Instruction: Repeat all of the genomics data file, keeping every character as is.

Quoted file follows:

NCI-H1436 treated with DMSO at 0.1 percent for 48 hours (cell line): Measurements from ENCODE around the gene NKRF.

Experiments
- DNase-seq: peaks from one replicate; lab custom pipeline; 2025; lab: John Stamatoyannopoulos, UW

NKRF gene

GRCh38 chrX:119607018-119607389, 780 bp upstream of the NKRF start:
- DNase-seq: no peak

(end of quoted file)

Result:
NCI-H1436 treated with DMSO at 0.1 percent for 48 hours (cell line): Measurements from ENCODE around the gene NKRF.

Experiments
- DNase-seq: peaks from one replicate; lab custom pipeline; 2025; lab: John Stamatoyannopoulos, UW

NKRF gene

GRCh38 chrX:119607018-119607389, 780 bp upstream of the NKRF start:
- DNase-seq: no peak